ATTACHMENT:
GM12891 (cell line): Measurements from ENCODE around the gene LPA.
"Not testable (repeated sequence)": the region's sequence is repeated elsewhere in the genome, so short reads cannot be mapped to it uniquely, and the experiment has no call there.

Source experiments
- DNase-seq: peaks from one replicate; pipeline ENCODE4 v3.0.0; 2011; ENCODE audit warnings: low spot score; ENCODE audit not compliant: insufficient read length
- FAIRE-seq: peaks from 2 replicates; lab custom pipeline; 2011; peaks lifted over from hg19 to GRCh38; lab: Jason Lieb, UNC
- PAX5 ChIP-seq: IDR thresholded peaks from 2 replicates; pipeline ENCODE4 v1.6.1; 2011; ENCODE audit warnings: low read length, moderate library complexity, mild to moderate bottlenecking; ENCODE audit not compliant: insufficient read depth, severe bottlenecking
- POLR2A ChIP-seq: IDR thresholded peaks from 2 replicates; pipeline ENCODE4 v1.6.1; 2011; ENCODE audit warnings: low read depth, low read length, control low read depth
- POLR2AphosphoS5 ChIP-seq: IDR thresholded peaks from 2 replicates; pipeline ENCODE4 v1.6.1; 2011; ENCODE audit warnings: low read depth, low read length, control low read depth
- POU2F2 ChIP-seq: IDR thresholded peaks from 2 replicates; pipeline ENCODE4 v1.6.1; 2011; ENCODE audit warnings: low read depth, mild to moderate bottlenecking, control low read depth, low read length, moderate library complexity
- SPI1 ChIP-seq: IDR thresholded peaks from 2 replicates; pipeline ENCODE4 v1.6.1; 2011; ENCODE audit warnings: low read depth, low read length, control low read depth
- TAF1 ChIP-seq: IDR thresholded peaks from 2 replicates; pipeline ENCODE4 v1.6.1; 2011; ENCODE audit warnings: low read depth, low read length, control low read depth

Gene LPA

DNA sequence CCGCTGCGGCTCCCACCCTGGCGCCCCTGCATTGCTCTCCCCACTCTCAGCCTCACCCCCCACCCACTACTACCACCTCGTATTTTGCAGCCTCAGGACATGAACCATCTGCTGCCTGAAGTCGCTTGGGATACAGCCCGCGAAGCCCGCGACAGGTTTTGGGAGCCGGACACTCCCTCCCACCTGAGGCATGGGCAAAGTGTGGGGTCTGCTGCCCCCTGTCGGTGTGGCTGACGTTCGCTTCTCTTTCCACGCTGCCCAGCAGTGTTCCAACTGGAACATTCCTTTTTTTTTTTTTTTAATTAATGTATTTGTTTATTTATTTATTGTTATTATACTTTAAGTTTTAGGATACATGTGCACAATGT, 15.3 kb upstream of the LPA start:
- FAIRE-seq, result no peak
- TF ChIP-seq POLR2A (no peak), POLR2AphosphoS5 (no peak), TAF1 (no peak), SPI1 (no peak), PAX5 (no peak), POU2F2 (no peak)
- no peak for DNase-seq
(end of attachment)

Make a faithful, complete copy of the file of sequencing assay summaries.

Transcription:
GM12891 (cell line): Measurements from ENCODE around the gene LPA.
"Not testable (repeated sequence)": the region's sequence is repeated elsewhere in the genome, so short reads cannot be mapped to it uniquely, and the experiment has no call there.

Source experiments
- DNase-seq: peaks from one replicate; pipeline ENCODE4 v3.0.0; 2011; ENCODE audit warnings: low spot score; ENCODE audit not compliant: insufficient read length
- FAIRE-seq: peaks from 2 replicates; lab custom pipeline; 2011; peaks lifted over from hg19 to GRCh38; lab: Jason Lieb, UNC
- PAX5 ChIP-seq: IDR thresholded peaks from 2 replicates; pipeline ENCODE4 v1.6.1; 2011; ENCODE audit warnings: low read length, moderate library complexity, mild to moderate bottlenecking; ENCODE audit not compliant: insufficient read depth, severe bottlenecking
- POLR2A ChIP-seq: IDR thresholded peaks from 2 replicates; pipeline ENCODE4 v1.6.1; 2011; ENCODE audit warnings: low read depth, low read length, control low read depth
- POLR2AphosphoS5 ChIP-seq: IDR thresholded peaks from 2 replicates; pipeline ENCODE4 v1.6.1; 2011; ENCODE audit warnings: low read depth, low read length, control low read depth
- POU2F2 ChIP-seq: IDR thresholded peaks from 2 replicates; pipeline ENCODE4 v1.6.1; 2011; ENCODE audit warnings: low read depth, mild to moderate bottlenecking, control low read depth, low read length, moderate library complexity
- SPI1 ChIP-seq: IDR thresholded peaks from 2 replicates; pipeline ENCODE4 v1.6.1; 2011; ENCODE audit warnings: low read depth, low read length, control low read depth
- TAF1 ChIP-seq: IDR thresholded peaks from 2 replicates; pipeline ENCODE4 v1.6.1; 2011; ENCODE audit warnings: low read depth, low read length, control low read depth

Gene LPA

DNA sequence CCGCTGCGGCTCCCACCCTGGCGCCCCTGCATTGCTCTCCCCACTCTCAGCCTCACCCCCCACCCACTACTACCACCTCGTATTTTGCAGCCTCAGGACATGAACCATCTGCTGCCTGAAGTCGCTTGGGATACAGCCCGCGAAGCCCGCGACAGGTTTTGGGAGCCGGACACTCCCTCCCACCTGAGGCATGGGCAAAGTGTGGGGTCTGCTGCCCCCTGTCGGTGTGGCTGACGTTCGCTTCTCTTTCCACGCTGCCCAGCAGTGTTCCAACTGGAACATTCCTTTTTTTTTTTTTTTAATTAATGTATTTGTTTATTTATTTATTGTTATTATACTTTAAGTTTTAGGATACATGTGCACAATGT, 15.3 kb upstream of the LPA start:
- FAIRE-seq, result no peak
- TF ChIP-seq POLR2A (no peak), POLR2AphosphoS5 (no peak), TAF1 (no peak), SPI1 (no peak), PAX5 (no peak), POU2F2 (no peak)
- no peak for DNase-seq